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Hood insulation and interior headliners

RELATED TOPICS: HOOD
Q: What's the best way to make accurate-looking hood insulation and interior headliners? Also, are there any materials available on how to use photoetched-metal detail parts?

- Richard Jarmusik
via E-mail

As a rule of thumb, Richard, try to use a material that resembles whatever it is you're duplicating in scale. If you're building a wooden bed for a truck, start with real wood. The same holds true for engine compartment insulation and interior upholstery.

Several headliner options are available, depending on the particular car, the era you're modeling, and the look you're after. A trip to a fabric store will reveal a wide range of cloth that can be cut and fit to form headliners. Look for tightly woven, thin, dense fabric. Glove leather, which can be dyed almost any color and is fairly thin, can be used to replicate Naugahyde and, of course, leather.

After you've selected a fabric, you'll need to make a pattern. Cut a paper pattern that matches the underside of the roof to be upholstered. Transfer the pattern to fabric and cut it out with scissors. Seal the edges with anti-fray seam sealer, also available at the fabric store, then carefully glue the piece of material into place. The choice of adhesive is important; avoid water-based glues that will soak through and stain the fabric. Any type of spray glue should work but, as we usually suggest, try it on a small separate piece of material first.

Other choices include flocking, which is available in many different colors, and Scale Motorsport's Faux Fabric spray, which can be applied to create realistic-looking cloth textures. For a tuck-and-roll effect, Evergreen round styrene strips can be glued into place individually then sanded to knock off the crown.

Thin-scribed Evergreen stock, used as exterior siding in smaller scales, can also be cut, bent, and applied to simulate a vintage tuck-and-roll headliner.

Hood insulation is thicker than upholstery and will require thicker material. If possible, check out some cars with this type of insulation, examine its texture, and match it at the fabric store. Foil-backed insulation and sound-deadening material can be duplicated with Bare-Metal foil, and painted with your favorite flat finish to eliminate the shine. Just remember - try to duplicate the texture and the color of the real thing to create a successful illusion.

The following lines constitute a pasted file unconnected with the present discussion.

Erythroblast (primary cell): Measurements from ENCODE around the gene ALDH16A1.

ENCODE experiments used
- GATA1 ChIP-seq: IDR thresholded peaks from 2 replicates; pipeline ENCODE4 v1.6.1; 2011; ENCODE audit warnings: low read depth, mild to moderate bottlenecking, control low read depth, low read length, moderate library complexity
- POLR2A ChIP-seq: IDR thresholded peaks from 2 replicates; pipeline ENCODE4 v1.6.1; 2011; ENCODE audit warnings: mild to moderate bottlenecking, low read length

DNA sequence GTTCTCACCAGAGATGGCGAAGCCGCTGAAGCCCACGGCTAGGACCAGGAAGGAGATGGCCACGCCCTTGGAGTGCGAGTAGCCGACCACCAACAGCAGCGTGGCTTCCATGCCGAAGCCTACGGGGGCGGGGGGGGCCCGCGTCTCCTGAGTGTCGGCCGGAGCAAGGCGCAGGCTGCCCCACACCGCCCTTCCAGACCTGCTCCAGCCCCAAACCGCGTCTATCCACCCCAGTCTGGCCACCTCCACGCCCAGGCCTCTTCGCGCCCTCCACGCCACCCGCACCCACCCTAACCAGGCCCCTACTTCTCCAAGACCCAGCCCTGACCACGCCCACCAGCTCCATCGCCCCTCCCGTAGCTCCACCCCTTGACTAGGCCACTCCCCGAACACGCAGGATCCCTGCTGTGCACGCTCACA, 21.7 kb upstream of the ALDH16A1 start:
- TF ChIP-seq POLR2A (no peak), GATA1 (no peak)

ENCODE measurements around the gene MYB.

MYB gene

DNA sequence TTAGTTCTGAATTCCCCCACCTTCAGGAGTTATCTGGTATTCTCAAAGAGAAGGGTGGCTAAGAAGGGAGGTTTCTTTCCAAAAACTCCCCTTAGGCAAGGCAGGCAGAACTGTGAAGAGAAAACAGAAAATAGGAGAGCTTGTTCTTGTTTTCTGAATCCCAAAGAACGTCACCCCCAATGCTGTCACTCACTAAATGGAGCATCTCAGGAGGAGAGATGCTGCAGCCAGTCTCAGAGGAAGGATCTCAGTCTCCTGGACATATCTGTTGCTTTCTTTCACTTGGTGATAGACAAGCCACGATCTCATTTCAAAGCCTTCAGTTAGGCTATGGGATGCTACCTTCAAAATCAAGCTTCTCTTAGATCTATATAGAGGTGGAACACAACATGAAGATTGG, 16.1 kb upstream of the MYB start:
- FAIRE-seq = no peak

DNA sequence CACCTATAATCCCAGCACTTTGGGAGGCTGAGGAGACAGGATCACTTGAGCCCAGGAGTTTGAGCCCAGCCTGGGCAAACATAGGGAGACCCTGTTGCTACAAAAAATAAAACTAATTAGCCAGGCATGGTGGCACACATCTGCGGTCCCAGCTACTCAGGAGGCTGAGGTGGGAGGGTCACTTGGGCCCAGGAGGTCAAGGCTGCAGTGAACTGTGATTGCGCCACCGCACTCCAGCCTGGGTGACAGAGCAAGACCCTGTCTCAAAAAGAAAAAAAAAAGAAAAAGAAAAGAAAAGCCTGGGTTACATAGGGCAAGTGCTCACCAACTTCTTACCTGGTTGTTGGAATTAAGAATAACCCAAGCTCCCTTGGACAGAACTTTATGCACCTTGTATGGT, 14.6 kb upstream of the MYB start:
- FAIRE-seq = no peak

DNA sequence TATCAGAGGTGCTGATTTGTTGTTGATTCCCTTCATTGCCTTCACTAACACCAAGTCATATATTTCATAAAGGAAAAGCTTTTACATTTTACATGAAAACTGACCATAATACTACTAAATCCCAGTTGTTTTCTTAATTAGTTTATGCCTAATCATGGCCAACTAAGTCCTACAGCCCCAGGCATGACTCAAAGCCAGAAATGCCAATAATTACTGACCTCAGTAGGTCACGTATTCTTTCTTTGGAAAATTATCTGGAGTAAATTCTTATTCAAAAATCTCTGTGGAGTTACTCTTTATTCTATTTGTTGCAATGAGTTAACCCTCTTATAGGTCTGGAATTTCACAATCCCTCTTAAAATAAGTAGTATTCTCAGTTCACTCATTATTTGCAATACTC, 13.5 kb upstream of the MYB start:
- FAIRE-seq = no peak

Photoetched-metal parts are another matter, and volumes could be written on their usage. Simply put, photoetching is a process whereby detail parts are acid-cut from thin sheet metal. The finished pieces either end up connected to a metal tree (similar to the way kit parts are molded on a plastic sprue) or independently mounted on a more costly (but very convenient) rubber backing. Military modelers have used photoetched-metal parts for years. The scale automotive photoetched-metal parts aftermarket has made tremendous strides, and hundreds of detail items are now available.

Preparation and application are key when it comes to using photoetched-metal parts. Begin by removing the part from the tree with a pair of sharp cutters. Clip as close to the piece as you can and finish the rough edge with a file. Next, do any required pre-shaping or assembly, depending on the piece and the instructions that are typically included with each detail set. Use quality tools to make clean, crisp bends. To attach photoetched parts, use super glue, clear epoxy or, if the piece is very small, a dab of "clear" applied with a small brush or the end of a toothpick. One more consideration - if the part isn't going to be painted, you may wish to polish it before cutting it from the tree. Use a metal polish, such as "Simichrome," and a buffing wheel chucked in a motor tool.


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